Georgia Animal Rights and Protection (GARP) obtained footage of another Atlanta carriage horse stable where the horses were kept 24 hours a day in small filthy pens with no shelter from the rain. This video footage can be seen at

 I reported these conditions to the Georgia Department of Agriculture Equine Division and the Atlanta Mounted Patrol Sergeant who is in charge of inspection of Atlanta carriage horse stables, and neither found these living conditions in violation of code, although there are nine obvious code violations. 

High risk of injuries to the horses. Horses made to pull carriages often suffer debilitating leg ailments from walking on hard roadway surfaces that can damage hooves, even when properly shod. Atlanta carriage horses are not properly shod and have been documented being worked with missing shoes, overgrown hooves, burst hoof abscesses, and harness wounds. Atlanta has been negligent in providing oversight of the carriage horse industry for decades, resulting in a complete lack of code enforcement and ongoing safety violations. Downtown Atlanta is a terrifying place for horses as horses have much more sensitive hearing than humans and can detect high sounds that humans can’t hear.  

Recently, a carriage horse was hit by a car and laid severely injured the blood-soaked street. A short video of the injured horse can be seen at:

It is only a matter of time before this happens again. Atlanta’s city government must take action to prevent this pointless suffering of horses and extreme danger to carriage passengers. 

Many cities throughout the U.S. and around the world including Chicago, Las Vegas, London, Paris, and Beijing have banned horse-drawn carriages due to the cruelty, lack of code compliance, and safety issues. Some cities including Mumbai and Guadalajara have replaced horse-drawn carriages with electric carriages. These carriages would be safer and more versatile in where they can take tourists. They also would eliminate horse abuse and provide the drivers with jobs. Guadalajara had more than five times the number of horse-drawn carriages as Atlanta, and all were replaced with electric carriages.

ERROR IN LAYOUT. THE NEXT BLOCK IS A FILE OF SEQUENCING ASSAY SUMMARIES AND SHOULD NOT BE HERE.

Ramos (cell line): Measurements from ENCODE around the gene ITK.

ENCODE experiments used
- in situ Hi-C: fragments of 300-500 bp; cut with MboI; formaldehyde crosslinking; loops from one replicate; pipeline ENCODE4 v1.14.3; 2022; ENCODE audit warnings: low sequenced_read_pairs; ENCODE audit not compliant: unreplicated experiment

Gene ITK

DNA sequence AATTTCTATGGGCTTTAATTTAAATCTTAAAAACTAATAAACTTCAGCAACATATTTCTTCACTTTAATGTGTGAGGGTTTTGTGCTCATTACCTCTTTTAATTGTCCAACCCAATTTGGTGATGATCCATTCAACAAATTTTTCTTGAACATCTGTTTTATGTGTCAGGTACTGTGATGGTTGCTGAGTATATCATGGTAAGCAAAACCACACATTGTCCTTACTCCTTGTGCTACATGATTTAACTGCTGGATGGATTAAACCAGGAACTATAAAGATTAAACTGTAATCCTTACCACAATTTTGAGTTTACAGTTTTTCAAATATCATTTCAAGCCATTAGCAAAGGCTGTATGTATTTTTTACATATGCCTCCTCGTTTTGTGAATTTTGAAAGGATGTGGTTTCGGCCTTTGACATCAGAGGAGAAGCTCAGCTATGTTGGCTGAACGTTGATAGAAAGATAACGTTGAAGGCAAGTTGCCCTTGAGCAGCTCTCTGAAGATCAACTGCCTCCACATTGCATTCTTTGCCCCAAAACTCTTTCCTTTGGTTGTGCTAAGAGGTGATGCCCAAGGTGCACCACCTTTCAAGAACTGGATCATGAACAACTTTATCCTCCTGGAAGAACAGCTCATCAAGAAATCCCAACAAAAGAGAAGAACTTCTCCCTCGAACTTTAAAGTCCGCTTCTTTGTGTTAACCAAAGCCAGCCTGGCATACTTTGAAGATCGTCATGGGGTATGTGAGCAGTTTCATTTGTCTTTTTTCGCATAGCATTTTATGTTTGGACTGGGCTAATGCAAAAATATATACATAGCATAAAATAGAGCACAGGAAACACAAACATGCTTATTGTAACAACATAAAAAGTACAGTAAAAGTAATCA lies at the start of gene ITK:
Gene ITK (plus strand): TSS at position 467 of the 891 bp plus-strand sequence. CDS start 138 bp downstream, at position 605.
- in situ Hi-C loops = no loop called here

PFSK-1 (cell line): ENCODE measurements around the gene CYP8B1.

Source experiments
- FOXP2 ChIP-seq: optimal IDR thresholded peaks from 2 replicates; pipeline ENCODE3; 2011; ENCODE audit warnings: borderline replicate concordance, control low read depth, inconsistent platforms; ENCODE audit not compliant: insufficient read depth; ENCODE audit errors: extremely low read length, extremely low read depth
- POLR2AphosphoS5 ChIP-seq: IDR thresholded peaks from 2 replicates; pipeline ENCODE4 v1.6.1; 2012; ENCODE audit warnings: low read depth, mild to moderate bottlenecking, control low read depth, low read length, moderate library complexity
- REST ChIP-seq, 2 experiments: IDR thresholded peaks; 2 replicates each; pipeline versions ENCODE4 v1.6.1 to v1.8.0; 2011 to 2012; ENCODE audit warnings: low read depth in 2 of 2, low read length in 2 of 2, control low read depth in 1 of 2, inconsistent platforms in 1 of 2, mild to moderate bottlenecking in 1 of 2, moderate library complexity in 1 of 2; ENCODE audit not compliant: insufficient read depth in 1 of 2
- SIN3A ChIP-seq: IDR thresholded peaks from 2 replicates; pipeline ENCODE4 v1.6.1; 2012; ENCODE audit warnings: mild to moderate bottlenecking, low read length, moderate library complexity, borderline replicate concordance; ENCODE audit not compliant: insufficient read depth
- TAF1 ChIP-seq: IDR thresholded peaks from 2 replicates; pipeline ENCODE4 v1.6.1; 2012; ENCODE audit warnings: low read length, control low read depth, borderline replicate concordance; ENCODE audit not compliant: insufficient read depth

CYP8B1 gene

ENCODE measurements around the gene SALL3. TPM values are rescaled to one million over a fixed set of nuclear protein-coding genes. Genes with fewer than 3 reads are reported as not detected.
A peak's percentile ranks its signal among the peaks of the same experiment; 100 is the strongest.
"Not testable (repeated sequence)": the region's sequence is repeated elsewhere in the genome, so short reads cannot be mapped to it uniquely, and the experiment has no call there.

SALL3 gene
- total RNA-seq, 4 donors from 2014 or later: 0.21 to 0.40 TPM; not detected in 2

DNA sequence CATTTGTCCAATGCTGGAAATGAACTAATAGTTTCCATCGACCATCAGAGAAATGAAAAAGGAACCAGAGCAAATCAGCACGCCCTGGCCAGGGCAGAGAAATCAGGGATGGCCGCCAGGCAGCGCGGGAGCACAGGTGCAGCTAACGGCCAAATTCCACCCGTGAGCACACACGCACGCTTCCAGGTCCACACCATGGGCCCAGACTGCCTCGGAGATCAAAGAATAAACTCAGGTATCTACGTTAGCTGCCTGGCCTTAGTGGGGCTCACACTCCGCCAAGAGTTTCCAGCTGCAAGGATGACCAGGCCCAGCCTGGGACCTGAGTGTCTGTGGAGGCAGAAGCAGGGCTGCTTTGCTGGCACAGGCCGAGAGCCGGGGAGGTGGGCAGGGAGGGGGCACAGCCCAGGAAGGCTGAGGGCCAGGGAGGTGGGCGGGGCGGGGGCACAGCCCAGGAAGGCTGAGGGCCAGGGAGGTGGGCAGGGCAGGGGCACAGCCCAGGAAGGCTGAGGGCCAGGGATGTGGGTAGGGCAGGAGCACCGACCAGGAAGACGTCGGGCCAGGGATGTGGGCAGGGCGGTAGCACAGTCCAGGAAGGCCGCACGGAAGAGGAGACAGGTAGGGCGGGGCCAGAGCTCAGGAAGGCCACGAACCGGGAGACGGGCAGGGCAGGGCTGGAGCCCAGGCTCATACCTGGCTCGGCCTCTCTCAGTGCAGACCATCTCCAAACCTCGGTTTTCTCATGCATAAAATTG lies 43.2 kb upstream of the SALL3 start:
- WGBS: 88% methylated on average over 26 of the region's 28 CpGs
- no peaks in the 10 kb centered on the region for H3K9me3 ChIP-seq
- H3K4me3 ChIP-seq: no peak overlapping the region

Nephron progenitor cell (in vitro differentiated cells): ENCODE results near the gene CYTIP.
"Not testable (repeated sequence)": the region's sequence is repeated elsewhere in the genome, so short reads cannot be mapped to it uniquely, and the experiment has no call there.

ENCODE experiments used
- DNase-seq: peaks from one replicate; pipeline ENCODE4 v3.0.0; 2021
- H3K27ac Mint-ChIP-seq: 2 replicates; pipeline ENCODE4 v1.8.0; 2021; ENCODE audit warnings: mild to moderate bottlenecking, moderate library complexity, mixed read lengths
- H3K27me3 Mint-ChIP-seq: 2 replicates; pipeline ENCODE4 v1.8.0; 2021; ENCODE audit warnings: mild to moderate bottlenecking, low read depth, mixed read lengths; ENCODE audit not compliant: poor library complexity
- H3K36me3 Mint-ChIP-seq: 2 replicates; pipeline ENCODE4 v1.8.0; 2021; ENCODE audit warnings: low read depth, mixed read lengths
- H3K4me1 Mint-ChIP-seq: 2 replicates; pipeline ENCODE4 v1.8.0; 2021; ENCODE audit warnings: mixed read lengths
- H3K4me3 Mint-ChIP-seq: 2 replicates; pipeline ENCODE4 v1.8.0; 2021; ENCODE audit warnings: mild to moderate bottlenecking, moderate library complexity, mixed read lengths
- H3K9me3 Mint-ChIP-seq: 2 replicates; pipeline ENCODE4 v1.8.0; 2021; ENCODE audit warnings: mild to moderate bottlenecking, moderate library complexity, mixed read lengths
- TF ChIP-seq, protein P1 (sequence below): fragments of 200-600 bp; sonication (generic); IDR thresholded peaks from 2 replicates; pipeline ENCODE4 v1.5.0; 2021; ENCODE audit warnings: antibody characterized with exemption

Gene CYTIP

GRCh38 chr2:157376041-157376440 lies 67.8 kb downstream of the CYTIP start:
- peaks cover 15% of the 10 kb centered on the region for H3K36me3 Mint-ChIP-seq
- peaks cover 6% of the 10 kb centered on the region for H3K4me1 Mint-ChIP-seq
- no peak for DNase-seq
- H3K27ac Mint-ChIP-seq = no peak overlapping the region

As a lifelong Atlanta resident, it’s wonderful to see downtown Atlanta become a vibrant, thriving area. But it is a terrible, dangerous and scary place for horses. There is no reason for horses to be suffering on the streets of Atlanta and no reason to allow two small companies to continue to recklessly put the public at risk.

 I am encouraging Porch Press readers to reach out to their city Council Member to ask them to support legislation such as the effort by Council Member Keisha Waites (Post 3 At Large) to require operators to switch to electric carriages. Please contact Jason Winston (District 1) at or (404) 330-6039, or Liliana Bakhtiari (District 5) at or (404) 739-4851 to encourage them to support these efforts.

Julie Robertson is the Vice President of Georgia Animal Rights and Protection (GARP). GARP is working with  W-Underdogs, a nonprofit that promotes animal welfare and seeks to end animal cruelty, to encourage legislation to protect carriage horses and promote public safety.